ILOILO CITY—“Every time I close my eyes, I keep seeing my friends and fellow workers who died,” recounted Rodrigo, who said that he had not slept for the past two days.
Rodrigo spoke to the INQUIRER by phone on condition of anonymity because he does not have permission to speak to reporters.
He was just a few meters from the 13 workers who were buried by tons of muddy soil, said Rodrigo, who barely survived the collapse Wednesday night of part of the western wall of the Panian mining pit operated by the Semirara Mining Company.
SMC, the country’s largest coal producer, is on Semirara Island in Caluya town, Antique. The company suspended its operations after the incident that saw 10 miners buried alive. Three others managed to get out.
As of Friday afternoon, seven bodies have been recovered, while three more remained missing, according to Undersecretary Ramon Allan Oca of the Department of Energy that sent a team to the island to investigate the incident.
But Caluya police chief Senior Insp. Rico Andanza said only five bodies were recovered, although the rescue teams believed they had located more bodies because of the stench coming from the area they were digging.
Rodrigo, who has been working for the mining company for more than 10 years, recalled that the 13 workers buried by tons of muddy soil were part of the 6 p.m. to 6 a.m. shift, and were having coffee at the bottom of the two-level pit shortly before midnight on Wednesday.
At 8 p.m., the workers noticed debris sliding from the wall. They chose to ignore it and continued working. A few hours later, at 11 p.m., more debris started sliding down the wall, followed by a bigger slide some 30 minutes later.
Already feeling anxious, Rodrigo maneuvered the equipment he was operating 10 meters further away from the path of the debris. As he was moving away, he heard a loud rushing sound.
“It sounded like a very loud thunder,” he recalled.
He continued to maneuver the equipment further away as more debris fell.
“(Then) I heard shouts from my fellow workers who were below (the two-level pit),” he recounted. “When I glanced back, I saw the half-buried hand of one of my friends, (as if) asking for help,” he said.
Rodrigo ran 20 meters to the next higher level of the pit that led to the exit, where fellow workers and rescuers soon gathered.
Hours after the tragedy, he managed to go home. He immediately hugged his wife and children, and wept. “I cannot be more thankful for being alive,” he said.
Rodrigo said he went back to the company infirmary several times to check if the other miners had been recovered.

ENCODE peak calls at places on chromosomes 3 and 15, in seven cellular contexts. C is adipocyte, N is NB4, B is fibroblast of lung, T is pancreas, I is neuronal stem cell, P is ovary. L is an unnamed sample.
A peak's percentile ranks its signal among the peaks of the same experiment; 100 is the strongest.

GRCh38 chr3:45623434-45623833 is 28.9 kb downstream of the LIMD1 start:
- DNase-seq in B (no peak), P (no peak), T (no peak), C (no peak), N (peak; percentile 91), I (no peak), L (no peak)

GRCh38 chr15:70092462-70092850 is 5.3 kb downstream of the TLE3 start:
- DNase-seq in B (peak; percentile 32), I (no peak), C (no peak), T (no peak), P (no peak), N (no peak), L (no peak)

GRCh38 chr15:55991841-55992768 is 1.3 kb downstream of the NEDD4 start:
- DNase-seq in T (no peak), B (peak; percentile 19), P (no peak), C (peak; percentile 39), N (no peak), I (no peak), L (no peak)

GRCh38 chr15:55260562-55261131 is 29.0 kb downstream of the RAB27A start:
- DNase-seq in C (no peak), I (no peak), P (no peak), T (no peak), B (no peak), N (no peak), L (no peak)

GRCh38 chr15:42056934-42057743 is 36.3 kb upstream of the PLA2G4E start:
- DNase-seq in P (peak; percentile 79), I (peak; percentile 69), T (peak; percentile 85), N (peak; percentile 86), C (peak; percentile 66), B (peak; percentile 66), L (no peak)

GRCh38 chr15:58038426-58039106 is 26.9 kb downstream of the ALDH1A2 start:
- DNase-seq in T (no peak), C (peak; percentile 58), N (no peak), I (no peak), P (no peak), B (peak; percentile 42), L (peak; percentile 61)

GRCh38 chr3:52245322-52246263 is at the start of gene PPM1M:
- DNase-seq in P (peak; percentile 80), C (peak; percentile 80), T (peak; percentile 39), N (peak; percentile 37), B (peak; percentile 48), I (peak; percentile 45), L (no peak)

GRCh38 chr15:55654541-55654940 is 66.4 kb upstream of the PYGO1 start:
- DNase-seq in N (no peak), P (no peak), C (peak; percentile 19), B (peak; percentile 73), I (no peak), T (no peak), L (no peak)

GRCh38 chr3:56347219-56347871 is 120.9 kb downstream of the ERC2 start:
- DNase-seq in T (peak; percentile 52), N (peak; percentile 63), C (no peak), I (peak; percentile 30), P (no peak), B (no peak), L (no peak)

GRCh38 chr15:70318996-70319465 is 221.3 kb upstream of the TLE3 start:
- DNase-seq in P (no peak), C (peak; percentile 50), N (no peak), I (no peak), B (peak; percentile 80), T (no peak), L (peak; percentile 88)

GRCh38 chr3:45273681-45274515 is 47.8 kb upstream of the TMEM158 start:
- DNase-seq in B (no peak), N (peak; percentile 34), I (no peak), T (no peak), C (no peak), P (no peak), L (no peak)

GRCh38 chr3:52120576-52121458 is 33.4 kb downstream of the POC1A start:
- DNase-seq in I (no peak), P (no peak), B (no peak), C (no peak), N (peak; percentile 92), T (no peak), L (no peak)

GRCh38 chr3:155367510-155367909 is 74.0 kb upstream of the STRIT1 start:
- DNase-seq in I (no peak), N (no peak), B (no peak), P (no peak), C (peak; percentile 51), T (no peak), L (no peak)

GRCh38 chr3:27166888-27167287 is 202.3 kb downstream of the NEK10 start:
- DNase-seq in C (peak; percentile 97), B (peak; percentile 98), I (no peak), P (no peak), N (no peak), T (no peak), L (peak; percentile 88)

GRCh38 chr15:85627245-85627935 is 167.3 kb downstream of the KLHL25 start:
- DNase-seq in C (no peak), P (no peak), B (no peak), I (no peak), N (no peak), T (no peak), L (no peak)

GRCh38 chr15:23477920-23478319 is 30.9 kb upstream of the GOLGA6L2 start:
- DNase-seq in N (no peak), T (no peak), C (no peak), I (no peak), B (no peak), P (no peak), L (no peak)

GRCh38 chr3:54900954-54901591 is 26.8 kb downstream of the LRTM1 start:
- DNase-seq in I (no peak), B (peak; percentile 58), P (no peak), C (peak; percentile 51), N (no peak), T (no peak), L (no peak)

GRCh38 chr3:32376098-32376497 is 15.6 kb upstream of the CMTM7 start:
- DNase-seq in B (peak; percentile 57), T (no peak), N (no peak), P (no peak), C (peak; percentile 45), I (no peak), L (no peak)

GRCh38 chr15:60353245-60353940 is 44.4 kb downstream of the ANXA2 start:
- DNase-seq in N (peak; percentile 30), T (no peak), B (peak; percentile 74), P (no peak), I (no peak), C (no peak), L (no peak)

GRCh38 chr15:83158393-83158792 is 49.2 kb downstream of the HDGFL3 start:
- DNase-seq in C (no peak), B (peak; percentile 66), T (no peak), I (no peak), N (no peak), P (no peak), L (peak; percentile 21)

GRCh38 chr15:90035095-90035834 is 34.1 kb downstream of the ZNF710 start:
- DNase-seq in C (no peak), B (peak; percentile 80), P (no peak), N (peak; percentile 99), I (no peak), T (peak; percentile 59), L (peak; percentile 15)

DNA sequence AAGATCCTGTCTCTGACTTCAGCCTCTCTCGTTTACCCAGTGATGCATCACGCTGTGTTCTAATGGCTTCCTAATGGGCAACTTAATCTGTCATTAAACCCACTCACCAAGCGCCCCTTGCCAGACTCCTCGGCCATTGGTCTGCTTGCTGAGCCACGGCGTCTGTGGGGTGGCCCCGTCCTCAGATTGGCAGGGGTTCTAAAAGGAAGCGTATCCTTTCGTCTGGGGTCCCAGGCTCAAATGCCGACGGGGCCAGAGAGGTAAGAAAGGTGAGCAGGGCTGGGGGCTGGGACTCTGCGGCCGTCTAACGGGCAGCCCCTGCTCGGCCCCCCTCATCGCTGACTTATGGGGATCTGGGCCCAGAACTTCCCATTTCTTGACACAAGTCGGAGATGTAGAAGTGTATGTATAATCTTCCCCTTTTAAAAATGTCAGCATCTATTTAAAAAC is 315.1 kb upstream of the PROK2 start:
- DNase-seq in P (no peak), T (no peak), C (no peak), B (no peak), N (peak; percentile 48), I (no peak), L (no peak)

He hoped his fellow workers would still be found alive but already, his hopes were dimming.
“I doubt if anyone could have survived what I saw,” he said.
Rescuers were fighting against time to locate the five missing workers buried under tons of muddy soil.
Some 50 SMC workers were involved in the search for the missing workers, all of whom were operators of heavy equipment, according to Juniper Barroquillo, SMC administrative manager.
“We are doing all that we can to find them,” Barroquillo told the INQUIRER in a telephone interview. He added that the search and recovery operations were being undertaken solely by company personnel.
“We did not ask (for) assistance because we have the equipment and the personnel for the search and rescue operations,” Barroquillo said.
Energy Secretary Carlos Jericho Petilla was here Friday to inspect the site and check rescue and recovery efforts at the Panian Pit located at the northern end of the 5,500-hectare Semirara Island.
The cause of the incident is still being determined by mining engineers sent by the DOE.
“We want to determine the cause but we do not want to rush the investigation because we want it (to be) as exhaustive as possible,” said Oca.
The Energy undersecretary said the results of their investigation would determine if a further investigation of the mining site was necessary.
But a non-government organization involved in occupational and environmental health and safety issues, said “a complete and thorough investigation” should be conducted on SMC before it could be allowed to resume operations.
According to Noel Colina, executive director of the Institute for Occupational Health and Safety Development (IOHSAD), “Rule 1012.02 or the Abatement of Imminent Danger of the Occupational Safety and Health Standards (OSHS) allows the Labor department to shut down the operation and require the company (to institute) specific measures to correct dangerous practices.”
Colina said the International Labor Organization considered the mining industry as one of the most hazardous occupations.
Citing IOHSAD records, Colina said there were 84 deaths in the mining industry in 2009, 26 in 2010 and 14 in 2011.